Still On Time: The Spanish artist Javier Calleja on playful optimism and conjuring minimalist magic

    In an era where so much artistic output deals in dystopian cynicism, the acclaimed work of Spanish artist Javier Calleja projects hopeful optimism, while simultaneously presenting a wry and ironic sense of humour acutely attuned to the zeitgeist. His latest show Still on Time, exhibiting at Almine Rech until the end of this month, features twenty new paintings of his trademark wide-eyed children, all of whom seem to be knowingly poking fun at the farcical seriousness that underpins not only the art world, but our contemporary culture at large. Accompanied by phrases such as “Lets Get Crazy”, “What To Do Now?”, “Keep The Balance” and “This Is Your Lucky Day” the pithy progeny of his imagination can’t help but raise a smile. Masterfully painted on huge canvases, and considerably less credulous than they may at first appear to be, these mischievous characters, who have been companions of the painter for some twenty-plus years, engage the viewer in a game of self-reflection – confronting the everyday hurdles of life with a playful rebelliousness that is both uplifting and brimming with satire. Here, the artist talks to Culture Collective about the minimalism at the heart of his practice, his love of magic, and tells us why the most important lesson we all need to learn in life is that you can’t always get what you want.

    How would you describe yourself as a painter?
    I feel that I am a very classic kind of painter. I am not a cartoonist, although I do know that because we live in the age of social media, people often don't see the work directly, and only see the characters, not the actual painting. When people do see my paintings in person, though, they see the depth and technique, and that some elements of my paintings are actually very realistic – such as the eyes, which are very simple, but also kind of almost hyper-realistic. This effect plays a little trick on the brain, because one side of your brain says, well, okay, I can see something real, but, at the same time, on the other side, your brain also says, come on, it's a cartoon, and a cartoon is not real. To me, this is a kind of magic, because your eyes believe they see something, but at the same time your brain says, no, this is not possible – and that for me is really the magic of art. I was always obsessed with drawing as a child. I loved Mickey Mouse, for example, because I was drawn to the very minimalistic secret structure at work – he is really just a series of circles. In Disney the soft, or sweet characters, always had this simple structure, actually, while anything scary, or bad, was much more complicated. I loved that. My own painting is a kind of minimalistic exercise.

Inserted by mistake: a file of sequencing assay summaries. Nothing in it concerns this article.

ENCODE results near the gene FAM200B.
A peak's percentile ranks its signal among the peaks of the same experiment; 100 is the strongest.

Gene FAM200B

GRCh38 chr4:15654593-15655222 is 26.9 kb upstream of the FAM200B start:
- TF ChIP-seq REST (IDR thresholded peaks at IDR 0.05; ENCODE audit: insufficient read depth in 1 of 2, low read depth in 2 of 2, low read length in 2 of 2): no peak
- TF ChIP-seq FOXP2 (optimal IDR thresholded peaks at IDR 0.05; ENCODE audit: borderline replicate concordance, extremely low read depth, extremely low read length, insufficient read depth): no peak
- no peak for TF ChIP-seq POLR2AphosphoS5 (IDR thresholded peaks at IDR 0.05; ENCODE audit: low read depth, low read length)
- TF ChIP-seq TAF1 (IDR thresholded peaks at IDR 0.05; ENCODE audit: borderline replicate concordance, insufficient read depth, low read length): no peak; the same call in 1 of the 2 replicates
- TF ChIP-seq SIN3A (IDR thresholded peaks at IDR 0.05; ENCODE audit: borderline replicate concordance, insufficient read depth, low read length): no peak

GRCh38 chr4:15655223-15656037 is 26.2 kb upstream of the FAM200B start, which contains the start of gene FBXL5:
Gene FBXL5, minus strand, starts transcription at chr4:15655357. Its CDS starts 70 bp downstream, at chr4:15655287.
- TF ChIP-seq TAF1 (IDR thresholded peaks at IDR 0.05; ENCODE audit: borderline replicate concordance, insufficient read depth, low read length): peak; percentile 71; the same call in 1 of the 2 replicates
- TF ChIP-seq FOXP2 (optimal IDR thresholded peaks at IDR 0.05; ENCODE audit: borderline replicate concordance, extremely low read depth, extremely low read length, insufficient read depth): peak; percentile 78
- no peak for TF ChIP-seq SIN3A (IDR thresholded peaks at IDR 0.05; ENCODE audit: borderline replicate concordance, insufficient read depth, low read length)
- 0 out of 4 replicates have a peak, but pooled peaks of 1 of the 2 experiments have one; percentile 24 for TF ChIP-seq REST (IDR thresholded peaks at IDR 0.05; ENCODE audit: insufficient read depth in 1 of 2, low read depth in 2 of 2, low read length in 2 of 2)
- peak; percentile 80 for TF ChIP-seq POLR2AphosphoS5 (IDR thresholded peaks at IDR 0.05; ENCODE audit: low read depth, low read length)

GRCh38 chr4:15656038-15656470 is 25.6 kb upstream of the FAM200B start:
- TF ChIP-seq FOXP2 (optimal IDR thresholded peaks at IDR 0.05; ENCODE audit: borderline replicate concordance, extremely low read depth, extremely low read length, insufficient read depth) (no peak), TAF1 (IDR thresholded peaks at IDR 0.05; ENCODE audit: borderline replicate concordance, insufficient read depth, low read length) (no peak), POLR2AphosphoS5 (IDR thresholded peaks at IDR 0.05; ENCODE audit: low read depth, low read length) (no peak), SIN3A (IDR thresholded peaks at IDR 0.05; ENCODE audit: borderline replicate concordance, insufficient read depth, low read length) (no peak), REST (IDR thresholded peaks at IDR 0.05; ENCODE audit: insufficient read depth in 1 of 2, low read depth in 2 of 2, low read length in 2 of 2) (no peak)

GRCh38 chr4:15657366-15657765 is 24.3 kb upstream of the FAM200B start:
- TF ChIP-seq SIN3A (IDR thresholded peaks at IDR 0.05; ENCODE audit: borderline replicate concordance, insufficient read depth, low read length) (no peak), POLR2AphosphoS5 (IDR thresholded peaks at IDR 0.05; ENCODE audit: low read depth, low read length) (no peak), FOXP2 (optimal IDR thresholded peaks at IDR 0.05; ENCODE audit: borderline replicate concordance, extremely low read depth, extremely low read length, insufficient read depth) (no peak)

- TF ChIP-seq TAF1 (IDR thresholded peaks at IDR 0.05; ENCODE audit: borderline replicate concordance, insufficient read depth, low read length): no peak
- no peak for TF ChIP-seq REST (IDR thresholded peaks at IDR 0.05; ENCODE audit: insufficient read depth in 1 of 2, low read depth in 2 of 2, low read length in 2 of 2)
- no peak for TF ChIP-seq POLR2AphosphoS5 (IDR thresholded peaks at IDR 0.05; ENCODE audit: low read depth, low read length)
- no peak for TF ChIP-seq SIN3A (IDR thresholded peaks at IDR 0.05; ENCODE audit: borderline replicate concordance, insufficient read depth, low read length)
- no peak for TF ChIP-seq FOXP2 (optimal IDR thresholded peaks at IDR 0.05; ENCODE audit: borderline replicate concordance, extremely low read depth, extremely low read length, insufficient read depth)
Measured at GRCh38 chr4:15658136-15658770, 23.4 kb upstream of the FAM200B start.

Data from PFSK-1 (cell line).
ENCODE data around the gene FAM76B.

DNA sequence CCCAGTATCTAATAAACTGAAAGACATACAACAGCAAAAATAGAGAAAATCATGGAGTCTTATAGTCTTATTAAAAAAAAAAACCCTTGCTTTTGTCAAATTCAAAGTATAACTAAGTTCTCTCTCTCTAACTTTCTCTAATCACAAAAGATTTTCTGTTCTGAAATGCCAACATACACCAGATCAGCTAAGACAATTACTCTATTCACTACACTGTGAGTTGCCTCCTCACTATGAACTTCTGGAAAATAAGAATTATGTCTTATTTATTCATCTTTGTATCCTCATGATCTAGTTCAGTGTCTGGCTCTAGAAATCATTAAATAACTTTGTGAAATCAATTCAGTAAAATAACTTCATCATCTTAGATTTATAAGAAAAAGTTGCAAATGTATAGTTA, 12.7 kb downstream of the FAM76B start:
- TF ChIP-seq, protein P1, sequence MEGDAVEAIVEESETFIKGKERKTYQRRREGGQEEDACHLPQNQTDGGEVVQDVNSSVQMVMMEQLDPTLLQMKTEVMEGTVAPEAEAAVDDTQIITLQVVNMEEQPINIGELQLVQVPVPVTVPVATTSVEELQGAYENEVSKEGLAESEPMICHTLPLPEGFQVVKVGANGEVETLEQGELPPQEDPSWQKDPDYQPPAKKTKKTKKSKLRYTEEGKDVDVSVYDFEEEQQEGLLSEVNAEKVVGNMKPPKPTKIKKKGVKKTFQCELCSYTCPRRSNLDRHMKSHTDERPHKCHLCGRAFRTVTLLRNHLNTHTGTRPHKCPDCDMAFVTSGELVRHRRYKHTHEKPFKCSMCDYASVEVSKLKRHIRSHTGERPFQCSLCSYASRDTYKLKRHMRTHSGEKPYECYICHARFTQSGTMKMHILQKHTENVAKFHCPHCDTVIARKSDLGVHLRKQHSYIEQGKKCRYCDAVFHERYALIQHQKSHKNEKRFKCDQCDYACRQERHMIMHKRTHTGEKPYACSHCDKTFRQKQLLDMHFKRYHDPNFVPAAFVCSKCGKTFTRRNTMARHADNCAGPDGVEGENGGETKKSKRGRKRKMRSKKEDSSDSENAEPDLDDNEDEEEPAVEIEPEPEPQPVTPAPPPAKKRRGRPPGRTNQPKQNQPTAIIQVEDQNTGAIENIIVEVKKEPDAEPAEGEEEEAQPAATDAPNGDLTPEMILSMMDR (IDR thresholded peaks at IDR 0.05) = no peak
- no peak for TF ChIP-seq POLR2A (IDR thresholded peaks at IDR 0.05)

What would you say is different about your new paintings, and what kind of experience are you seeking to communicate to your viewer in general?
    I am introducing many more objects into my new paintings, because I always want to do better, and I feel if I can add more details then maybe I can do something new without losing my classical composition. The most important thing in them is still the look, though – because my paintings are always looking directly at you – and the feeling I am still looking for is this kind of magic. I don't ever want people to walk into the gallery and feel intimidated, or stupid when they leave, because they have been made to feel that that they don't understand, or can’t read the work. An art gallery shouldn’t be about somebody telling you that you are not intelligent. It should be a place that is relaxed, where a child can bring their mother, and where maybe that child will come to love conceptual art in the future. I am not asking the viewer to read anything into the paintings, only to come into the space of the painting. I like that people who don't know anything about art can enjoy the work, and that intellectual art people can also see that there is a good painting behind the character.